Formerly decaying neighbourhoods in cities like Boston, Chicago, Houston, Cleveland, New York and Oakland are being revitalised due to what urban-reinvestment expert Paul Grogan calls a "surprising convergence of positives." Neighbourhood-based community development organisations have formed thousands of public-private partnerships with banks, foundations, corporations and government agencies to build thousands of housing units.
In his new book, Comeback Cities: A Blueprint for Urban Neighborhood Revival, co-authored with former journalist Tony Proscio, Grogan explains why city neighbourhoods across the country are recovering. (Now a vice president at Harvard University, Grogan was chief executive of Local Initiatives Support Corp. for 13 years.)
Some are "motivated by faith, others by frustration," as Grogan puts it, to recruit businesses, form block watches and civic clubs or organise child-care centres and charter schools.
Banks, supermarkets, drug-store chains and other businesses slowly have been coming back to abandoned business districts and are lending capital to help small businesses, many owned by new immigrants.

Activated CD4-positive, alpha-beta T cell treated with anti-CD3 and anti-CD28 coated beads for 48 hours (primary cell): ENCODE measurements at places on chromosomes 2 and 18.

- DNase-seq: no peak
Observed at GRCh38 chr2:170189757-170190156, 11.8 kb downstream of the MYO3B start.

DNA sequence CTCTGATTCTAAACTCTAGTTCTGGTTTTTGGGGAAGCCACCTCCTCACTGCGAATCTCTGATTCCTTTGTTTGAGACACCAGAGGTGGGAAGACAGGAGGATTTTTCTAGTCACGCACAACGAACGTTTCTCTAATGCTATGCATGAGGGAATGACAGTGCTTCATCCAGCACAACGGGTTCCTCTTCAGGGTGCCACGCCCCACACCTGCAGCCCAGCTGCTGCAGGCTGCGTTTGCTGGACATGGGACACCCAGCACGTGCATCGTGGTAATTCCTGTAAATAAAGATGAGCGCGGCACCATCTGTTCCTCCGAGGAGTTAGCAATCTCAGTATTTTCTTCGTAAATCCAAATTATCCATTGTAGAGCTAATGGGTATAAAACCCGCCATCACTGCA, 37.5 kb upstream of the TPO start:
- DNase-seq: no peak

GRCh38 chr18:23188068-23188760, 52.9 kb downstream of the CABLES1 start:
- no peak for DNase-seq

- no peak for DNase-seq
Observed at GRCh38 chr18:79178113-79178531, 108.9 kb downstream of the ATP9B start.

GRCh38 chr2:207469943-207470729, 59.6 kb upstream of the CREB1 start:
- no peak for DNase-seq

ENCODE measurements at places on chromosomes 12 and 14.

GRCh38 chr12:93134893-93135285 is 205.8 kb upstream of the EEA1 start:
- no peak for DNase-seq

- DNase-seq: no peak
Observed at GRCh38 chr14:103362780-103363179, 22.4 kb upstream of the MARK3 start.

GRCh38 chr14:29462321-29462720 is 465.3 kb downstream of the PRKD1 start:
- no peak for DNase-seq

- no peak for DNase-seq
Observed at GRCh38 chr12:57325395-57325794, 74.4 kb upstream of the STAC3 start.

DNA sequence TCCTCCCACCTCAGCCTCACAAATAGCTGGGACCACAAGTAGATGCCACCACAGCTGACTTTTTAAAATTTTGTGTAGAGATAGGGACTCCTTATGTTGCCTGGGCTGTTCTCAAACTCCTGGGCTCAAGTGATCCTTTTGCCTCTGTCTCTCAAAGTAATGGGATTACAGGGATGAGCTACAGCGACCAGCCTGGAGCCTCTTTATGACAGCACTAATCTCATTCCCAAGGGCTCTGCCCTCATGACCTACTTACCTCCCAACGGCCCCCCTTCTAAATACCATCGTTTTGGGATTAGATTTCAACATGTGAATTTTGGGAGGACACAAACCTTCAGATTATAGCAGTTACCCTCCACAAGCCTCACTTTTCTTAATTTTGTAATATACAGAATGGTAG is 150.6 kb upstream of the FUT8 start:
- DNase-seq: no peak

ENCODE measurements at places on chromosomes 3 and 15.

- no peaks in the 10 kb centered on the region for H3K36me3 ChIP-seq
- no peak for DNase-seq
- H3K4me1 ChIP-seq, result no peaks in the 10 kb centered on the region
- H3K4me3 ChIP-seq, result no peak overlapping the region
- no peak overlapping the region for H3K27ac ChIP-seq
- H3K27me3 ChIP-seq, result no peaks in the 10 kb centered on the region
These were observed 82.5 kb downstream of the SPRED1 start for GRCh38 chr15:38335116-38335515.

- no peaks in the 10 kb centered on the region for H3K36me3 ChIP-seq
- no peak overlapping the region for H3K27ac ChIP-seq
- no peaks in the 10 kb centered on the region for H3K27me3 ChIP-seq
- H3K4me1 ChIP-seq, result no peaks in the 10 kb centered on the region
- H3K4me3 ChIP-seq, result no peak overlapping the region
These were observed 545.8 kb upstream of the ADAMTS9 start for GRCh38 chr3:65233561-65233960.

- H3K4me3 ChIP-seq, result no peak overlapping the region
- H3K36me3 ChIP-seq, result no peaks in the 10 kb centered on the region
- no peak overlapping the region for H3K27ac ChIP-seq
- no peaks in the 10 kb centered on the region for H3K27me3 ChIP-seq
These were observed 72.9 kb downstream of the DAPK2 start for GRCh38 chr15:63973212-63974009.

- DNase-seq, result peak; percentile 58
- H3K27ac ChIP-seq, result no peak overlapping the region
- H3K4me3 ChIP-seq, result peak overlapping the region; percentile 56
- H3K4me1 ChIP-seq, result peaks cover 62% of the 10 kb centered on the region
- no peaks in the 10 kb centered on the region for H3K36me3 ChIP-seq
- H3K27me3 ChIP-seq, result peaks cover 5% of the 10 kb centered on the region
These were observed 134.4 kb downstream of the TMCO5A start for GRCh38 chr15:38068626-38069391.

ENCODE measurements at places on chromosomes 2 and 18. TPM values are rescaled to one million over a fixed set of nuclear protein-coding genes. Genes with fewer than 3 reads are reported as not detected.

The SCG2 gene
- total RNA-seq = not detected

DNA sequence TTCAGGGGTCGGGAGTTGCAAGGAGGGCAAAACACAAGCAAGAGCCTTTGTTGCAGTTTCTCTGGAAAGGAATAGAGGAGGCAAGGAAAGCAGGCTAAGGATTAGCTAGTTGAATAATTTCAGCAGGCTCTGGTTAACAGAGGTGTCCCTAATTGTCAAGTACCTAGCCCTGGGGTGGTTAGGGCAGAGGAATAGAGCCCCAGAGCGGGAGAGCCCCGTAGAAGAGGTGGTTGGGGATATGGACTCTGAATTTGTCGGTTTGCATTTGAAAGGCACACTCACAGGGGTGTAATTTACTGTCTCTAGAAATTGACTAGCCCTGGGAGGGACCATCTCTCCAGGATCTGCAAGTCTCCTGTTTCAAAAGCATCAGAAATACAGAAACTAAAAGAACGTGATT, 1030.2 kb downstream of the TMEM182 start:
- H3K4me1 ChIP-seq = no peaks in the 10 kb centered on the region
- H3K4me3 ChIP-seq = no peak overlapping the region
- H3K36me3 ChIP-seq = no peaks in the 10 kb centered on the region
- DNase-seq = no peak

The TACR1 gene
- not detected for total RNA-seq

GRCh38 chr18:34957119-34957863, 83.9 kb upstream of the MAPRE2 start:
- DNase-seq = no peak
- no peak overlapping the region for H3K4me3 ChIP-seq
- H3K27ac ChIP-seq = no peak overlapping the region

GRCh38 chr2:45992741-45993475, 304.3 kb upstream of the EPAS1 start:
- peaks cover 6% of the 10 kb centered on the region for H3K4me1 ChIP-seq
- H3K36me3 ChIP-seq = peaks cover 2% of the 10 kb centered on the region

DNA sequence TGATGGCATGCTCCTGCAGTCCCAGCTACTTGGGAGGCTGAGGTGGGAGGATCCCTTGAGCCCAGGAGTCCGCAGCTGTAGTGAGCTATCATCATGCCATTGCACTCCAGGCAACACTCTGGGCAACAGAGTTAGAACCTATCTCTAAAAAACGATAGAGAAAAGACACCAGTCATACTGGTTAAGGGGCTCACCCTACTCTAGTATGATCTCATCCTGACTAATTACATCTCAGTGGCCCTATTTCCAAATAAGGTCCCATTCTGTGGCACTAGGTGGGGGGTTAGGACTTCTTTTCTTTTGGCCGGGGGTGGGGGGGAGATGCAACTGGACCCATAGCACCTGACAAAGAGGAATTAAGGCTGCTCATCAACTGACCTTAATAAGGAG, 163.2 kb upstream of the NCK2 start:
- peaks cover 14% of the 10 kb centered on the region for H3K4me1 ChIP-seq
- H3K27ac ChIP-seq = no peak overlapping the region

Improved police-community relations, the lowest crime rates in more than 30 years and a booming economy have renewed confidence and commerce in many urban neighbourhoods.
Finally, Grogan cites the "unshackling of inner-city life from giant bureaucracies" in the welfare system, public-housing authorities and public schools.
After years of resistance, reforms such as welfare-to-work, resident management of public housing and charter schools are beginning to gain acceptance, with mostly positive results.
Source: Clarence Page, Back to the City: Reversing 'White Flight,' Chicago Tribune, September 3, 2000.
For more on Business Environment
Publish date: 28 September 2000
The views expressed in the article are the author’s and are not necessarily shared by the members of the Foundation.